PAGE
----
Saturday, November 26, 2011

History Is Documented...if I could just document the damn thing

I wrote about this in October 2010. This is when I told the story of a letter that my daughter wrote to a Band Director of another school, and excerpts of her letter were published in 'The Leaguer', a publication of the University Interscholastic League in association with the Music Educator. I think it is worthwhile reading that story again to understand the background. It is here.

A quick summary. My daughter, Elleana, was in a highly competitive and successful marching band in high school. She and her fellow band members were familiar with the derision displayed by other bands as they marched onward winning one competition after another. In October of 1987 the band was invited to march in a pre-UIL competition in Plano, Texas. Plano had one of the top bands in the state (in fact went on to win the coveted UIL competition that year) and they only invited the best bands to compete. The Plano competition was known for its rigorous adjudication and bands performed there to learn what they were doing wrong so they could correct the problems for the official competitions.

To complete my summary, Elleana's band won the competition. Instead of the catcalls and hateful comments they were expecting, the Plano band cheered for them and rushed forward and hugged our kids congratulating them. This was so unusual and unexpected that our band kids were left stunned with tears streaming down their cheeks. This hit Elleana so hard that I found her in her room at 2:30 the next morning crying as she wrote an appreciation letter to the Plano band. The handwritten letter was four pages long in which she derided what competitions had become and was so awed by the Plano band because it brought into focus what music competitions should be. We received word that the Plano Band Director read the letter to his band and they became tearful at the words. But the Band Director went a step further. He sent the letter to a UIL official. This official wrote an article entitled 'Examining the True Value of Competition' in October, 1987.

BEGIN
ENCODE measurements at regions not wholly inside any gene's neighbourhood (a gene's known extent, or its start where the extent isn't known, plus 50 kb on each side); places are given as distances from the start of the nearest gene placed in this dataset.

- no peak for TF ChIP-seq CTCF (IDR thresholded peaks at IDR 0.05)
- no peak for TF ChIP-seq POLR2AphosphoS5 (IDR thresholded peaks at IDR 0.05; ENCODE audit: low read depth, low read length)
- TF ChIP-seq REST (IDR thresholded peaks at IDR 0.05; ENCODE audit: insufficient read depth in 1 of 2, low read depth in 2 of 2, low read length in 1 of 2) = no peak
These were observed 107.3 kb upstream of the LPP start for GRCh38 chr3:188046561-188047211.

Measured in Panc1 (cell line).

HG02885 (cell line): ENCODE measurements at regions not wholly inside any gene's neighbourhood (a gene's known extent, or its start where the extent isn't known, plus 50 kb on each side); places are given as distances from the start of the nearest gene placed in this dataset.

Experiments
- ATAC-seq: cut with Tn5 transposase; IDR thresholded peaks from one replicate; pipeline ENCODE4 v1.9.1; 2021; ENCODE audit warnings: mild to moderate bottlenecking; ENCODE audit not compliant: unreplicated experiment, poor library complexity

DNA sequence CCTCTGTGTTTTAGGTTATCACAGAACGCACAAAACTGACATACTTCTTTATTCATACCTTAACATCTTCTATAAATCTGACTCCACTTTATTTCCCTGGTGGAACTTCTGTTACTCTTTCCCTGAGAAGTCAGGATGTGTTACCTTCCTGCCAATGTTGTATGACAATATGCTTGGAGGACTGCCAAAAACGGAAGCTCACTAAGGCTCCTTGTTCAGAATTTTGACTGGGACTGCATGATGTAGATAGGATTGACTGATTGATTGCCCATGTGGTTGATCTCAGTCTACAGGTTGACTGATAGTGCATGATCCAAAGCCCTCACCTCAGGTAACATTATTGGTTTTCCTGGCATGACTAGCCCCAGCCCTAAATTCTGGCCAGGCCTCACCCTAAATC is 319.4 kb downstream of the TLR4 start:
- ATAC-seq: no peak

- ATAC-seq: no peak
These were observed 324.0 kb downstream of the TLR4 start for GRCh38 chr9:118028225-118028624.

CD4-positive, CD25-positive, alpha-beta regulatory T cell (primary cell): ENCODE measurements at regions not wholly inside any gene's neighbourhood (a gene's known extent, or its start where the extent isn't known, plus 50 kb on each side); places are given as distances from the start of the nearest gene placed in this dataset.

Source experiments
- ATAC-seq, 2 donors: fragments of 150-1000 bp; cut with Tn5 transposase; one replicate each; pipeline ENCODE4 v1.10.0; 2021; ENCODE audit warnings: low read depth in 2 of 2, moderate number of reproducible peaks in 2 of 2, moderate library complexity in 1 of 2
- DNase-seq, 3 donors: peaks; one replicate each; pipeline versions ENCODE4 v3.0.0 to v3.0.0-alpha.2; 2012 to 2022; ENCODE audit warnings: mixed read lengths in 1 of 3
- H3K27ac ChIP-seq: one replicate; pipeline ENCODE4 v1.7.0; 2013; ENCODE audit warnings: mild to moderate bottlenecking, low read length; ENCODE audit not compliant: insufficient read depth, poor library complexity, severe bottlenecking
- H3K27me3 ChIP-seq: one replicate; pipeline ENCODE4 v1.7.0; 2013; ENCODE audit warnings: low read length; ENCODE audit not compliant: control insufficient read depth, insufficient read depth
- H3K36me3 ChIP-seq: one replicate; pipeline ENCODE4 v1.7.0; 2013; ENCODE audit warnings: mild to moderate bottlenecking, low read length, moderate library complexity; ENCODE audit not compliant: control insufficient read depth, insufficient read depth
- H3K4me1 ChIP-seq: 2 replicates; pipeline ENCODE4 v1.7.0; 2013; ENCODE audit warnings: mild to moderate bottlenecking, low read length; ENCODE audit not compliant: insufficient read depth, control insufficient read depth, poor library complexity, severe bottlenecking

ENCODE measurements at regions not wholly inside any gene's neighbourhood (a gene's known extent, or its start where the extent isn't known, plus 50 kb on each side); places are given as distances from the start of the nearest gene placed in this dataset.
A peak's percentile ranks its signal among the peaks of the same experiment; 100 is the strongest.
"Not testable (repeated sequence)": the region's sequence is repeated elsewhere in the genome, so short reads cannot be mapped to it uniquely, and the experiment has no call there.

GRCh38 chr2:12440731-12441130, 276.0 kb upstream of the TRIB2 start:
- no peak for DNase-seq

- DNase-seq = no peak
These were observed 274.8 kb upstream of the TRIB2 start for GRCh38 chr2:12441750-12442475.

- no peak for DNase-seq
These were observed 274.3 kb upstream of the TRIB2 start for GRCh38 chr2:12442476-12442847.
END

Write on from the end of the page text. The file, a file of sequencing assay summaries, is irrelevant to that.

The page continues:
I was very interested in getting my hands on that article. Finally I got the yellowed newspaper publication of the article. It pretty much validated my memory of Elleana's letter. The article was pretty scholarly and addressed many diverse points and he concluded with this:

A second element would be an affirmation of the proverb stated at the beginning of this article. In short, the essence of educational competition should be a matter of putting forth one's best, respecting the best in others and growing from the experience.

Recently, one of the outstanding directors in our state shared with me a copy of a letter that was written by a student in one band to the members of the other band. The letter was written after a competition in which both organizations participated. Its contents suggest that there is a final element that must be part of this scheme. This final element would have something to do with our perception of what it means to win and how we view our fellow competitors in victory or defeat. The young lady who wrote the letter is Elleana and she is a member of the La Porte High School Marching Band. Her thoughts very eloquently address this third issue and should be an inspiration to us all. The following is a summary of her thoughts about the contest and what winning is all about.